Category Archives: British English

The accents and dialects of the United Kingdom.

Jim Hawkin’s “Blues”

I recently read Stevenson’s Treasure Island, a story I greatly enjoy as a child. The novel’s pirates speak with a dialect I find puzzling as an adult reader: is it the West Country of the early chapters’ setting (akin to … Continue reading

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Henry Higgins, Language Snob

The classic musical My Fair Lady is on TV right now, and I am puzzling over Henry Higgins (I have shared my thoughts about the character before). If he obsesses over dialects so much, why does he hate non-standard English? Lerner and Loewe … Continue reading

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“Oy,” “Bollocks” and Other Trick Words

In an episode of HBO’s The Newsroom, Emily Mortimer’s character addresses coworkers with a frustrated “oy!” Mortimer does not play a Brooklyn grandmother; “oy” [or "oi"] is a British term roughly similar to American English “hey!”* I would assume the show’s American writer, … Continue reading

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The Van Dyke Controversy

Disney’s 1964 Mary Poppins adaptation has been in the news lately, in light of both film’s 50th anniversary and Saving Mr. Banks, a new film about the contentious relationship between Walt Disney and Anglo-Australian “Poppins” creator P. L. Travers. Of … Continue reading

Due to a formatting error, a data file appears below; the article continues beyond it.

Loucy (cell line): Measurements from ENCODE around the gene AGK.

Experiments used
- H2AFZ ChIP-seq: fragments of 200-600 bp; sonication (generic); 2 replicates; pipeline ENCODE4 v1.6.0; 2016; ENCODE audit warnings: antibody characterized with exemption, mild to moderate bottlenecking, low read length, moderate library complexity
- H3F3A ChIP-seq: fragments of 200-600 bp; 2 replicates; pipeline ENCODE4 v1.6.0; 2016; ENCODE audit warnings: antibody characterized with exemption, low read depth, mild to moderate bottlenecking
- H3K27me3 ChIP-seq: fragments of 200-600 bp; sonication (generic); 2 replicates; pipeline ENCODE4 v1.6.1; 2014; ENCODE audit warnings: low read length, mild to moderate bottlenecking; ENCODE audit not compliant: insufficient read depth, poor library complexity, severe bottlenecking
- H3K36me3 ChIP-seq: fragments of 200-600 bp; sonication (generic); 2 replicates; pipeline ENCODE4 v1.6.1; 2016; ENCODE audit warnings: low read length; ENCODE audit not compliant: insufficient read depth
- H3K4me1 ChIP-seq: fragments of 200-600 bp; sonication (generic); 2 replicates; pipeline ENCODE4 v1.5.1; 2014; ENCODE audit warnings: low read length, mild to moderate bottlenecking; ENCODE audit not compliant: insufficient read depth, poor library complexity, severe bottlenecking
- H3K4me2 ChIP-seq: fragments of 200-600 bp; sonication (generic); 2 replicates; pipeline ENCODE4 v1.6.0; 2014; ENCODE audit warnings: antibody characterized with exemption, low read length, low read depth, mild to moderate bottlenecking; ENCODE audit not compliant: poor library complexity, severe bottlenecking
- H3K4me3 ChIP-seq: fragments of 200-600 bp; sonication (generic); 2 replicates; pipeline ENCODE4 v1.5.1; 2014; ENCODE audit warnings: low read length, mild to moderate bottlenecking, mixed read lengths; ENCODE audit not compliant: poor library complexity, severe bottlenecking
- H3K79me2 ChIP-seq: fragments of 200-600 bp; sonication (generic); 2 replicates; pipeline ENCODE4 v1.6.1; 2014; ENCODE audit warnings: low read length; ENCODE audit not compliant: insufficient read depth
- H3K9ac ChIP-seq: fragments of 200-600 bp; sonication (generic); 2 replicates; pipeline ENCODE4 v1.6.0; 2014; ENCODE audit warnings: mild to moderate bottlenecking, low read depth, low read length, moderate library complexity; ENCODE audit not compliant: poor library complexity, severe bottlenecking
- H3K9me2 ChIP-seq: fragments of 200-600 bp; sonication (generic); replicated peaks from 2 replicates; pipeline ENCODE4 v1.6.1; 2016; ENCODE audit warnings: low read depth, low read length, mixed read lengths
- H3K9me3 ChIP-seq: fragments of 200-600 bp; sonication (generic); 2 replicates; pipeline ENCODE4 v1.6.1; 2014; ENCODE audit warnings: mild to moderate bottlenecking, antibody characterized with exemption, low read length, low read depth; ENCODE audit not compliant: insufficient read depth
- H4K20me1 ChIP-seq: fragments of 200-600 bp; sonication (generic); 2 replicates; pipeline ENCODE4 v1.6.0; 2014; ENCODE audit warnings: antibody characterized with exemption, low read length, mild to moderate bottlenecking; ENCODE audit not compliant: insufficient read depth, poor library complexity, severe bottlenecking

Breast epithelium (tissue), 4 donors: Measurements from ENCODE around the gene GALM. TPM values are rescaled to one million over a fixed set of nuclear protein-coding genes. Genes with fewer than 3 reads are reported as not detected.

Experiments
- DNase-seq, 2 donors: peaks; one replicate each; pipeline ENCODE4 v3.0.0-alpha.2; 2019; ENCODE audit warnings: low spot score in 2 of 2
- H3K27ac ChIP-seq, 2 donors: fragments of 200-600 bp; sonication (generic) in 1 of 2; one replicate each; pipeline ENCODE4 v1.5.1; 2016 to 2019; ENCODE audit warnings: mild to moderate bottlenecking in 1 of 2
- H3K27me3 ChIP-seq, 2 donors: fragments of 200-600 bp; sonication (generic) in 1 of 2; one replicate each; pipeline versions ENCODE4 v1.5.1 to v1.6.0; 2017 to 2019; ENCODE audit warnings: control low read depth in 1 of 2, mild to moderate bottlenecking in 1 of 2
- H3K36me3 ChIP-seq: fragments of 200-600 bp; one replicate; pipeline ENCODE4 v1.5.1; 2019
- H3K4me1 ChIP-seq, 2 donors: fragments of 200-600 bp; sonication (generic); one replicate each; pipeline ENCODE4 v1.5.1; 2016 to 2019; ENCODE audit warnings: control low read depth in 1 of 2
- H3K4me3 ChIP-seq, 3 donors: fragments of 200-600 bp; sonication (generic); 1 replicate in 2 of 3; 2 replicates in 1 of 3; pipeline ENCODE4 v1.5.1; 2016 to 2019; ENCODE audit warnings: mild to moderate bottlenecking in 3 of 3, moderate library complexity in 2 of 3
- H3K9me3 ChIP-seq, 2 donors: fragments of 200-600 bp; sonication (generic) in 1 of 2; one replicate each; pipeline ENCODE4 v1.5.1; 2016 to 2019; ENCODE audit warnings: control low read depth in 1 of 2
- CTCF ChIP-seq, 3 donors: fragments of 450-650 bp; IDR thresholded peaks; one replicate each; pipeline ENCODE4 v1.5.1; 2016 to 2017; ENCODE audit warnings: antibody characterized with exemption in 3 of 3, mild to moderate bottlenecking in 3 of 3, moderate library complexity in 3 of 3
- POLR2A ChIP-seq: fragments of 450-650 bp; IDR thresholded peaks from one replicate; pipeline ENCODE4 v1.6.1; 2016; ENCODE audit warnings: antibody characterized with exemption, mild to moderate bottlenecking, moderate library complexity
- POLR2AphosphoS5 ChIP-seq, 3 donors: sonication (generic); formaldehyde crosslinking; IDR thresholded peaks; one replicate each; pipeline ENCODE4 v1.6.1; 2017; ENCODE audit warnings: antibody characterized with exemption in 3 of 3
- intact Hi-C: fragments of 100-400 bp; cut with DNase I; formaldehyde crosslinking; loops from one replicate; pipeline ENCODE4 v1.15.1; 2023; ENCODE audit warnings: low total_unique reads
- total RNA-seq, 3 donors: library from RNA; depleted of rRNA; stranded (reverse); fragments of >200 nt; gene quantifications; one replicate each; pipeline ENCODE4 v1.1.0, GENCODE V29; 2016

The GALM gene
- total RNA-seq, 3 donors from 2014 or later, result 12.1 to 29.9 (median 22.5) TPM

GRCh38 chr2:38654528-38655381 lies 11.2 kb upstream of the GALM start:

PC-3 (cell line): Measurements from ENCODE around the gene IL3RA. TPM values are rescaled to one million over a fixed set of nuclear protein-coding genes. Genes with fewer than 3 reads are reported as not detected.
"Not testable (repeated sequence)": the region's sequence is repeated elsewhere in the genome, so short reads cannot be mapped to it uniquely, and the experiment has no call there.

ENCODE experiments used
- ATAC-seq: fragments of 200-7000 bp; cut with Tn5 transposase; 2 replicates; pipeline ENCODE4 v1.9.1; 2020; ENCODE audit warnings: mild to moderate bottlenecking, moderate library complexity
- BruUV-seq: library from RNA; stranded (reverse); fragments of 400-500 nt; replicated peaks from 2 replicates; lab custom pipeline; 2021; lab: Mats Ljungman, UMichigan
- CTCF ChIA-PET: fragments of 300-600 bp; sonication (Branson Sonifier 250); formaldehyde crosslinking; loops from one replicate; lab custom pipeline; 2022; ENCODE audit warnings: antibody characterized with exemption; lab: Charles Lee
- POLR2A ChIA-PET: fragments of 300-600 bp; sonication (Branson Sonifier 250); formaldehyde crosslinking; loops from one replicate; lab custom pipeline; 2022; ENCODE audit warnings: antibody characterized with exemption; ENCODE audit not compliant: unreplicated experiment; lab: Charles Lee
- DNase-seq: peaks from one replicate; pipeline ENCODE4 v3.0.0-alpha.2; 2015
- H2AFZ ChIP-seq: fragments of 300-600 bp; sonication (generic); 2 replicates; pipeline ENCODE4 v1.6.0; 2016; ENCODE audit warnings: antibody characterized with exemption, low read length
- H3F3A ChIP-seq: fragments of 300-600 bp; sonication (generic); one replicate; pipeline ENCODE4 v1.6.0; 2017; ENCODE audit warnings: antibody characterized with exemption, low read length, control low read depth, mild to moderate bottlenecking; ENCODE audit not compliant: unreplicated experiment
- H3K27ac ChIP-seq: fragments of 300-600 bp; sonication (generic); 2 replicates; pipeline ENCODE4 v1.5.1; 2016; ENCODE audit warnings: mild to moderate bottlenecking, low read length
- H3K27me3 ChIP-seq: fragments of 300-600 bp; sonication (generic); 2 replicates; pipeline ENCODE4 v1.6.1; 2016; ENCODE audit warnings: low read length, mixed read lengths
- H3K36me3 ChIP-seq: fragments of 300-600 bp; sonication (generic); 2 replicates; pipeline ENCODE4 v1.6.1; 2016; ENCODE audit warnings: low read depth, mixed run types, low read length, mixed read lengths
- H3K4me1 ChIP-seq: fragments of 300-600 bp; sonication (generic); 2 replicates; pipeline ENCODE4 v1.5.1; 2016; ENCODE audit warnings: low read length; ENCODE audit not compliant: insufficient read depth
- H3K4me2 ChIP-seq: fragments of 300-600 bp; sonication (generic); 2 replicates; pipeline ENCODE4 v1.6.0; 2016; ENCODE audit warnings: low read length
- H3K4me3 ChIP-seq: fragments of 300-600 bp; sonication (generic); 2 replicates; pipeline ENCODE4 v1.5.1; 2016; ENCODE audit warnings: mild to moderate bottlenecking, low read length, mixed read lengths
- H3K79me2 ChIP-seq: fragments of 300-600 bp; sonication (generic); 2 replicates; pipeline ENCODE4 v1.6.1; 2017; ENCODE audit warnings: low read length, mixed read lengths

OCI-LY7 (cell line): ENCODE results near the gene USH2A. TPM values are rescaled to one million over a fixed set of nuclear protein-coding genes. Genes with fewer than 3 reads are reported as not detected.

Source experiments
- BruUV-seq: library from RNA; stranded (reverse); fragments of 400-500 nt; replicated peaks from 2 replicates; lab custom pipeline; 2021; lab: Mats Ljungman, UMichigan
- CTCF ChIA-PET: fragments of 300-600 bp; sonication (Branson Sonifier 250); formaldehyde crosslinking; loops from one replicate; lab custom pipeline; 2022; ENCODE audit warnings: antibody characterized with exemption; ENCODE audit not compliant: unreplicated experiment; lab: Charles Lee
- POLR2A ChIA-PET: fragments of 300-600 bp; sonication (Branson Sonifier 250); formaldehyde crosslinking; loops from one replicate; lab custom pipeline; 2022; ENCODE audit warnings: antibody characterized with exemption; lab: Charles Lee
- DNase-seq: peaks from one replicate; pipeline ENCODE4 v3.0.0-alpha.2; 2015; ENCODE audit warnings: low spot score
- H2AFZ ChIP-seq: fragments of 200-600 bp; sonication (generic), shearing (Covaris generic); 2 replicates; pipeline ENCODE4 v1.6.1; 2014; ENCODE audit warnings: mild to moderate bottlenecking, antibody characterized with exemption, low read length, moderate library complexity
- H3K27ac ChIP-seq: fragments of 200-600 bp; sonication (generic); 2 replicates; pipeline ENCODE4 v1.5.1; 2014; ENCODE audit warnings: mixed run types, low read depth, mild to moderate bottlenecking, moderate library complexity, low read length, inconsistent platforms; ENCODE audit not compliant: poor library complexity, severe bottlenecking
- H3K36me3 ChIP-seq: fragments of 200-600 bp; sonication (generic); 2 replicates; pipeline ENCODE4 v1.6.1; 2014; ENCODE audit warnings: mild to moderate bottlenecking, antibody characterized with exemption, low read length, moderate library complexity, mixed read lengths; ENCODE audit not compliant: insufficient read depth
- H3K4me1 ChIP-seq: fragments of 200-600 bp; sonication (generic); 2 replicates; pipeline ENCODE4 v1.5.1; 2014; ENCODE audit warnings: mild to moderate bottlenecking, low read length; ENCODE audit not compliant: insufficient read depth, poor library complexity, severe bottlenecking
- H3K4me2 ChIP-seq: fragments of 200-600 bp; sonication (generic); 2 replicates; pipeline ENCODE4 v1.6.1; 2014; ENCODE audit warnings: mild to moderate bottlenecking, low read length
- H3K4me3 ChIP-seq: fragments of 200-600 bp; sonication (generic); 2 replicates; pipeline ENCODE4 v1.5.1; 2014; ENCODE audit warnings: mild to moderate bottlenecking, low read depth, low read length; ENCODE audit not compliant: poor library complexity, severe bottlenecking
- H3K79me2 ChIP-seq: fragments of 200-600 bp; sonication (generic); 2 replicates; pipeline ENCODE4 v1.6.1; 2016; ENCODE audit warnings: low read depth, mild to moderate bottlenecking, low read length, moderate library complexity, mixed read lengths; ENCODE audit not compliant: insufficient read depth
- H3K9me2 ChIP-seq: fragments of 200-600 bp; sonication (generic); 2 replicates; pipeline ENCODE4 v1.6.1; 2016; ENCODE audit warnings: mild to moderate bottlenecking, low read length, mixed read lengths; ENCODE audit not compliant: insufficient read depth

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The Accents of Transplants 2: Adolescents

Recently, the Daily Show‘s fearless Aasif Mandvi made headlines when a satirical interview he conducted with Republican precinct chairman Don Yelton led to the man resigning from his post. I get the sense, from watching the cringe-inducing video of the … Continue reading

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I Thought He Was Australian!

I’ve recently noticed several comments on my weeks-old Orphan Black post taking issue with my praise of lead actress Tatiana Maslany‘s “Southeast English” accent. Here’s a representative example: I’ve only just watched the first episode and presumed Sarah was meant … Continue reading

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Brits “Get Away With It”

I’ve recently been watching Two Fat Ladies, a late-90s cooking show in which two rambunctious women travel the British countryside cooking regional food. One of the program’s perverse joys is its hosts’ sometimes shocking commentary. Take, for instance, Clarissa Dickson Wright‘s opinion … Continue reading

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Dialectal “Bitch” (circa 1898)

I doubt one could pinpoint the moment English-speakers started using the derogatory sense of “bitch” (meaning, roughly, “ill-tempered woman”). Given our awful tendency toward misogynistic coinages, people probably called female humans “bitches” all of five minutes after they started using … Continue reading

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David Beckham’s “Poshification”

Researchers from  University of Manchester recently announced that David Beckham has “poshed up” his accent since moving the the United States (pun probably intended). Given that Beckham is one of the biggest sports stars in the world, it’s fairly easy … Continue reading

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The Death of Drama School Accent Enforcement

Although I enjoy the series Downton Abbey, I know little about the personal lives of its cast members. So the other day, after watching a program on PBS, I was startled by a promo interview with the actress who plays … Continue reading

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